Count this out with me, will you? Texas Governor Rick "Oops" Perry won't support increased government regulation of fertilizer makers or sellers like the plant that blew up in West on April 17, killing 15, injuring 200 and inflicting property damage now estimated at $80 million.
Don't need no stinking regulation.
Governor Oops won't dig into the state's $8 billion reserve fund to help West. He can't find any serious money for West in the state's $197 billion two-year budget.
Ain't got no stinking money.
The Federal Emergency Management Agency, meanwhile, has approved more than $7 million in low-cost loans to residents, has agreed to pay 75 percent of the cost of debris removal and will fully compensate local and state agencies for the cost of the initial emergency response. FEMA declined to hand out more money because the disaster at West did not meet guidelines in federal rules and statutes that would allow bigger payments.
So now Governor Oops is saying the whole thing is Obama's fault. In a written statement Governor Oops raked the president because he prayed with West. Obama, Perry said, "stood in front of a grieving community and told them they would not be forgotten."
Yeah. Pray, pray, pray. So where's our stinking money?
As Brett Shipp has reported at WFAA-Channel 8, the town of West took federal money for years that was supposed to set up a local emergency response committee. They did absolutely nothing. They didn't need no stinking committee, although they were happy to take the money.
The owner of the plant that blew up, a pillar of the community in the West, carried a grand total of $1 million in insurance, less than the umbrella liability coverage for a small lake house. Can't sue him: no pockets. So now with the aid of plaintiff's attorneys -- and I bear no animus toward good plaintiff's attorneys -- the town has found a big chemical company with deep pockets to plumb.
Apparently CF Industries, the suit-worthy target, sold nothing to the plant in West. But they may have produced chemicals that other companies used to make fertilizer that they then sold to the West reseller. And CF Industries has pockets. Yeah, I guess all's fair in love, war and lawsuits.
But here's the bigger picture. Senator Barbara Boxer, a California Democrat, is urging a review of federal chemical safety regulations. So far only radio silence has emerged from the office of Governor Oops on this score. The mayor of West, meanwhile, has offered back-up to Oops, endorsing his no-stinking-regulation position.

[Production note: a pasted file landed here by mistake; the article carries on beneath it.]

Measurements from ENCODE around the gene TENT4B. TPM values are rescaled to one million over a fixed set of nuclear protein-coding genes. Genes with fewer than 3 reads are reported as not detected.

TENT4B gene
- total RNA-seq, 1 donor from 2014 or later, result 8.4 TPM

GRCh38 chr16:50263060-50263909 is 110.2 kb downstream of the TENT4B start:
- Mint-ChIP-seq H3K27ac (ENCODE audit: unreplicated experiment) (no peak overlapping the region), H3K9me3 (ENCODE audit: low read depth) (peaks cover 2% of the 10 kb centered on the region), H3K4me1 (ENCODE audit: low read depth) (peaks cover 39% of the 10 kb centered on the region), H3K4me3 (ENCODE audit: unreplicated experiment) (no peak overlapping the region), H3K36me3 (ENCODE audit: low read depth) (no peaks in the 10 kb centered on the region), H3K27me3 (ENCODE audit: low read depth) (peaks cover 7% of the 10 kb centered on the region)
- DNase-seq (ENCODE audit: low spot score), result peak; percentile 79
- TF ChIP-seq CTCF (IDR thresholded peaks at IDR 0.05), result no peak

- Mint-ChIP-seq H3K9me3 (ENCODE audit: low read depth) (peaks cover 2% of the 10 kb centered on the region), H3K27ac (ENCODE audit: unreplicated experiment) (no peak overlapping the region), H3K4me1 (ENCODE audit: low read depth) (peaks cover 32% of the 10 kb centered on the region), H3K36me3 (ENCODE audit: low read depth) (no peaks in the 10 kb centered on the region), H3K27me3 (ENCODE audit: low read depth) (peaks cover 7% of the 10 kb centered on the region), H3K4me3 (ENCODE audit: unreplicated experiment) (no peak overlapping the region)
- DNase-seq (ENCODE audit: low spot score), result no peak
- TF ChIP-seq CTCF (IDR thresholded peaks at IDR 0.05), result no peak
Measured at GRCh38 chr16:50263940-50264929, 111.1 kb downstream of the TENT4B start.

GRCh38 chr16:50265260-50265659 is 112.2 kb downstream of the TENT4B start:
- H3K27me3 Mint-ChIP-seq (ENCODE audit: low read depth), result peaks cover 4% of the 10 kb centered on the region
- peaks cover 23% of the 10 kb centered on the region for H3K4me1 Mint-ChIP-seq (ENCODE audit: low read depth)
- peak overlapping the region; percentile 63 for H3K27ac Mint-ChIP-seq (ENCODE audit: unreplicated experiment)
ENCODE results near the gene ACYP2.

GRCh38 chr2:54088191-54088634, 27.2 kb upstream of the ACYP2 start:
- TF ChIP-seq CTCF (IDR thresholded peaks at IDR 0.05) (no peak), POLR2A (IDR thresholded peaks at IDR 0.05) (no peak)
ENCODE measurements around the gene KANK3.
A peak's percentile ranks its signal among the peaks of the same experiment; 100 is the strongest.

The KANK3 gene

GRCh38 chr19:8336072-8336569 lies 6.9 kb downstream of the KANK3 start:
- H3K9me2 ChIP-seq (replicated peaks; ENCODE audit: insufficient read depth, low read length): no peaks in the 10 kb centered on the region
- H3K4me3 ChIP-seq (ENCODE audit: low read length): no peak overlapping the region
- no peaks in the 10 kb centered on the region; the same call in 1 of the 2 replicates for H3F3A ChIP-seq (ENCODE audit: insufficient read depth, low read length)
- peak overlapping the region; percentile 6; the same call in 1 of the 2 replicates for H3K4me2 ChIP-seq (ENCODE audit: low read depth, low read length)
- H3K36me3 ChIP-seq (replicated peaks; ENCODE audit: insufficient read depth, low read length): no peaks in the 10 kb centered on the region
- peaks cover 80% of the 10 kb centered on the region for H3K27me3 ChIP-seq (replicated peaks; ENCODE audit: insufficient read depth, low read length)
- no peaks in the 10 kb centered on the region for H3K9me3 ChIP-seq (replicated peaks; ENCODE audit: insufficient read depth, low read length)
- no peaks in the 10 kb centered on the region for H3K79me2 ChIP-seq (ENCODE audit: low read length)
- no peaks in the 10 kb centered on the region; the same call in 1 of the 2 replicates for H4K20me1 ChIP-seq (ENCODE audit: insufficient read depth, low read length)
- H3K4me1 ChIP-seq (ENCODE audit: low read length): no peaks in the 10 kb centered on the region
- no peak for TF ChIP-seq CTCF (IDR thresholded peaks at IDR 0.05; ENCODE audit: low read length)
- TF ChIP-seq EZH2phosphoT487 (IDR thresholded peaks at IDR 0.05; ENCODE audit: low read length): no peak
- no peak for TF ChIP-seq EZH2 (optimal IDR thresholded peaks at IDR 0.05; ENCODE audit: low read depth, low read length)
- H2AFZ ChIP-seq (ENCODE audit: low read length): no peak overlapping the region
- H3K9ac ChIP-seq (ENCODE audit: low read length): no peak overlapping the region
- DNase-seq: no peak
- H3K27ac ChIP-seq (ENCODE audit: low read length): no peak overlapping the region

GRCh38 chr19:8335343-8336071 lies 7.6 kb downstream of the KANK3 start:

Even The Dallas Morning News, hardly a liberal Democratic house organ, points out in an editorial today that simple conflicts of jurisdiction between state and federal agencies have stymied relief efforts in West. Forget about the regs themselves. We can't even decide whose regs to follow.
So here is my question. Before Governor Oops tries to use the president's prayers against him as a gouge for more cash, might it not behoove him at least to concede that Boxer is correct in seeking a review of the regulations and jurisdictions already in place? Before local officials in West do a reach-around to grab money from a corporation whose name they just learned a week ago, might it not behoove them to own up to at least some of their own failures of responsibility?
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Because otherwise, here's what it looks like: Texas will do nothing as a state to responsibly regulate industries. Local Texans will do nothing to protect their own towns. But if anything bad does happen, Texas and its towns will regard a disaster as a kind of moral holiday, a chance to reach out and grab money from foreigners.
In other words, the basic moral and political model offered in this by the governor of the great state of Texas is a speed trap. Pass through here -- or don't pass through, just sell something to somebody else who does pass through -- and you better watch it, because we want your money. How is that "business friendly?" I'd say it's more like business better keep a hand on its wallet if it comes through here.
There has been a lot of chit-chat since Oops announced he's not going to run for re-election. Did you see that speech? Did anybody else think Oops was trying to channel Charlton Heston down from Sinai with the tablets?
Anyway, people are speculating about whether he will run for president again and if he does what it will take for him to expunge his oops moment in the last national campaign. The only thing I can think of is martyrdom.